A couple of weeks ago, Steve Elman and Alan Tolz wrote in the Boston Globe that the influence of rightie talk radio is in major decline:
Consider some of the major stumbles this year by the medium’s 800-pound gorilla. Rush Limbaugh vigorously promoted three separate political objectives over the past year, all of which failed: derailing John McCain’s quest for the Republican nomination, sabotaging Barack Obama’s drive for the Democratic nomination by fomenting Republican crossover votes for Hillary Clinton, and ultimately stopping Obama’s march to victory in the general election. Contrast this with the impact talk radio once had on local taxes, the impeachment of Bill Clinton, congressional pay raises, a mandatory seat belt law, etc.
Elman and Tolz cite these factors as reasons for the decline:
- The radio medium is in decline generally. Younger people in particular prefer their iPods to radio. The radio audience is aging.
- “New ears” are essential if radio talk show hosts are to have any impact on public opinion. If they are just talking to a core audience of people who already agree with them, they won’t be changing any minds.
- Cable television news programs have moved into and taken over talk radio’s opinion-venting niche.
- Talk radio hosts in general have earned a reputation for being irrational and rabid promoters of one-note opinions.
Talk radio programs have moved away from taking calls from listeners expressing diverse opinions.
Today everyone’s favorite nerd, Nate Silver, has more good insight as to why talk radio, and the Right in general, is going down. You need to read Nate’s entire post to get all the nuances of his argument. But he makes these key observations:
- “There are a certain segment of conservatives who literally cannot believe that anybody would see the world differently than the way they do. They have not just forgotten how to persuade; they have forgotten about the necessity of persuasion.”
A correlation to that observation is that many conservatives think anyone who sees the world differently from the way they do is motivated by evil. This is another reason why they don’t think it’s worth trying to persuade us of anything. (Example.)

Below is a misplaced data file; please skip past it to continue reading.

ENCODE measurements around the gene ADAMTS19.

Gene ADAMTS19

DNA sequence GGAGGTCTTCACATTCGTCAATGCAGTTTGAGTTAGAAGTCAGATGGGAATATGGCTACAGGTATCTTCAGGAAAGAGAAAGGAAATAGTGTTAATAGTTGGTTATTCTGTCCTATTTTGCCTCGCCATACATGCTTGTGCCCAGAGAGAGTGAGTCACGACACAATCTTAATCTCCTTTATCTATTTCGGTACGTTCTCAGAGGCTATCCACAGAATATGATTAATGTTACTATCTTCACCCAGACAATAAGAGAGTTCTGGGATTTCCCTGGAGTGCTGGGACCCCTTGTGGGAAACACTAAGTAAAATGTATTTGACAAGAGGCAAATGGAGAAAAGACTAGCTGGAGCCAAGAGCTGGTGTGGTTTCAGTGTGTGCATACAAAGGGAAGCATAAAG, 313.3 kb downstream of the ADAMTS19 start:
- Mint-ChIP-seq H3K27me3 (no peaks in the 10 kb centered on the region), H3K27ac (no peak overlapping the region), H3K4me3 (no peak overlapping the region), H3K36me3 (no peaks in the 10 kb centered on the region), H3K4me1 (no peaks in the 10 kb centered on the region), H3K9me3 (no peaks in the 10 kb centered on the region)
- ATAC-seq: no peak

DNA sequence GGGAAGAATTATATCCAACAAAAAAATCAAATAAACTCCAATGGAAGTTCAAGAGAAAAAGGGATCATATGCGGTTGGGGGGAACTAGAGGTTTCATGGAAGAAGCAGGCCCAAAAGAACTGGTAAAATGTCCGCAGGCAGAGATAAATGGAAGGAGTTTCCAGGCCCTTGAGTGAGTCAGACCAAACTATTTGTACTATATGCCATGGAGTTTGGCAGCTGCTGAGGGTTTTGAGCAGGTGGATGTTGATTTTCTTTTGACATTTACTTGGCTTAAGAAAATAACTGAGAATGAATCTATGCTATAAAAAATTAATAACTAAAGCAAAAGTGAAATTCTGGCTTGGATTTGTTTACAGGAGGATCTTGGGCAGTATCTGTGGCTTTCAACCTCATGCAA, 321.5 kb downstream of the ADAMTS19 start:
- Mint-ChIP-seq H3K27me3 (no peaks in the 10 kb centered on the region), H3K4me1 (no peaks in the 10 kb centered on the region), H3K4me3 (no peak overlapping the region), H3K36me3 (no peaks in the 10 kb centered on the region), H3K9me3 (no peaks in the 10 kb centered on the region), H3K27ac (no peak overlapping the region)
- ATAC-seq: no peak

- “…the distinguishing feature of radio is that it exists in a sort of perpetual amnesiac state.”
- “Moreover, almost uniquely to radio, most of the audience is not even paying attention to you, because most people listen to radio when they’re in the process of doing something else.”
Therefore, Nate says, the radio host’s job isn’t so much to present interesting ideas as it is to keep the listeners emotionally stimulated. Talk radio is like aural caffeine.
- “The McCain campaign was all about stimulation. The Britney Spears ads weren’t persuasive, but they sure were stimulating! ‘Drill, baby, drill’ wasn’t persuasive, but it sure was stimulating! Sarah Palin wasn’t persuasive, but she sure was (literally, in Rich Lowry’s case) stimulating!”
I never watch Faux News, so I wouldn’t know if this is true:
- “FOX News is unusual television, really, in that almost all the stimulation is verbal, and almost all of it occurs at the same staccato pacing as radio. You could take tonight’s broadcast of Hannity & Colmes or the Factor and put it directly on radio and you’d lose almost nothing (not coincidentally, Hannity and O’Reilly also have highly-rated radio programs).”
- “Conservatives listen to significantly more talk radio than other market segments; 28 percent of conservative Republicans listen to talk radio regularly, as opposed to 17 percent of the public as a whole.”
I take it that for much of the conservative base, conservatism is less an ideology than it is an emotional addiction.